Any photos not otherwise credited are from the personal collection of Frank Passic, Albion Historian.
Morning Star, April 25, 2010, pg. 22
This past week a new batch of engraved bricks were added to the Veteran’s Memorial Stage at Riverside Cemetery. Among them was a brick in memory of Albion’s famous reporter-photographer, Gwen Dew (1903-1993). It states, “Gwen Dew Reporter POW WWII.” Is there a brick honoring the veteran(s) in your family on the Stage? Take a look and see all the names that are there. The American Legion is handling the sale of engraved bricks for the Stage. Get your order in today. From our Historical Notebook this week we present the newly-placed brick of Gwen Dew.
Gwen Dew Reporter POW WWII
We continue with our theme of “Albion, 100 Years Ago.” Week ending May 5, 1910. “Albion druggists report the number of liquor sales for the past week as follows: Sheldon, 20; Blair, 14; Moore, 14. Kinmont and Bean have not taken out the license and cannot sell. It would appear from this statement that the booze is not being purchased here with the aid of a physician’s prescription.”
“The New York Saturday Evening Mail contains a page of snapshots taken about West Point. One of the most interesting views at least to Albion folks is one which shows three or four of the cadets with their young lady friends sitting on a terrace . Cadet Gildart of Albion is plainly to be seen just as he was attempting to escape from the range of the camera. But the photographer was too quick for him and caught him just on the edge of the picture.” [NOTE: Lieutenant-Colonel Robert Clyde Gildart, a 1906 graduate of Albion High School, and a 1911 graduate of West Point, died in the U.S. Army of Occupation in Germany in 1919]
Week ending May 12, 1910. “The Clarendon Post Office was discontinued by the post office department May 2. Inspector Pond visited the Clarendon office some time ago, and it is thought the move was made on his recommendation. Patrons of the office, with one or two exceptions, will now be served by the rural routes from Homer.”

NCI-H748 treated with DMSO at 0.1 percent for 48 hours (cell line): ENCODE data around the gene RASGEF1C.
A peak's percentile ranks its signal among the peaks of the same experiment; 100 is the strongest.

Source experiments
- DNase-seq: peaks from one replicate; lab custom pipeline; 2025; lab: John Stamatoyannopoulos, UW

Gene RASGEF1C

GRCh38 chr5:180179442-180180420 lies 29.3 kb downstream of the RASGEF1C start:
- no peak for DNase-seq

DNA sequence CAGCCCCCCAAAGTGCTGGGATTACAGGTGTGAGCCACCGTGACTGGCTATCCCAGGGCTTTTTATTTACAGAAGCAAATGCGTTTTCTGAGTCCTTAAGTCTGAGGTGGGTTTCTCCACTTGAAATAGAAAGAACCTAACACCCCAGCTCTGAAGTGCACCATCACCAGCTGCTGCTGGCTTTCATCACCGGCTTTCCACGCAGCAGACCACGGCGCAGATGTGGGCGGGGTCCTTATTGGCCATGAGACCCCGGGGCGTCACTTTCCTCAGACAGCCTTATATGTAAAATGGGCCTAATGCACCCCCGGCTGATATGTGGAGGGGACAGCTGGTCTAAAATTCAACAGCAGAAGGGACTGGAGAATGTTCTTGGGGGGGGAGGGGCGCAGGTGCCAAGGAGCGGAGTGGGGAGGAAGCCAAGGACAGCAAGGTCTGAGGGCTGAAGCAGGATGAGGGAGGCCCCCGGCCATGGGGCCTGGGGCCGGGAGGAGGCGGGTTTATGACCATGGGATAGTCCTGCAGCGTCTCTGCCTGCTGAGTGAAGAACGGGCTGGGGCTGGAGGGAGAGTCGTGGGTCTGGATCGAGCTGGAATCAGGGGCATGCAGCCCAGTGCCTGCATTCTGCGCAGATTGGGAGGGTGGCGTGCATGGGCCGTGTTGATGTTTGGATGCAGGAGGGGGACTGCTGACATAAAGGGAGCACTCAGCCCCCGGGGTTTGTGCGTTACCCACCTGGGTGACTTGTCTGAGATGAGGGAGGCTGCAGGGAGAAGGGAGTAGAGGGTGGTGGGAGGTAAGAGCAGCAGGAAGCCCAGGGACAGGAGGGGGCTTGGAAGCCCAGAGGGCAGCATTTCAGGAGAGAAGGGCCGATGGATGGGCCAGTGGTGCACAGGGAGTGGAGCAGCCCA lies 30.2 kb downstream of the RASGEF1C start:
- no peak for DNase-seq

“The next fad of the Calhoun County hunter will be fox hunting unless the pests are thinned out some other way. The clever creatures keep watch during the daytime and manage to keep away from any approaching human, and at night they venture out and invade the henroosts and sheep pens of the farmers.”
City Council minutes. Communications. “One from Wm. W. Todd, President of the Michigan State Good Roads Association, extending an invitation to the [Albion] Council to attend the Good Roads Convention held in Grand Rapids on May 12th. Alderman McCarty moved that all of the members of this Council who can possibly get away, attend the convention. Carried.”
Week ending May 19, 1910. “The bumps at the intersection of the Michigan Central tracks with Superior St. are being abolished today under the supervision of Marshall Cooper. The depressions where the bricks have sunk into their foundation are being filled with cement, and automobile drivers, bicyclists and those who ride in any kind of a rig will henceforth be able to cross the tracks without imminent danger of breaking their springs.”
Week ending May 26, 1910. “The Albion Malleable Iron Company today let the contract for the erection of six more new houses to be built in their Italian settlement. It is planned to have these houses completed and ready for occupancy by October first. This will make over a score of houses in Little Italy, quite a respectable addition towards our northwestern suburban section.”
“Mrs. Myron Sine and children left yesterday for their home in Jamestown, North Dakota after a visit with Albion relatives.” “Mrs. R. D. Brewer, who was operated upon last Sunday at the City Hospital for appendicitis, is reported to be improving rapidly.”
Next 100 Years Ago Article: June 1910
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All text copyright, 2016 © all rights reserved Frank Passic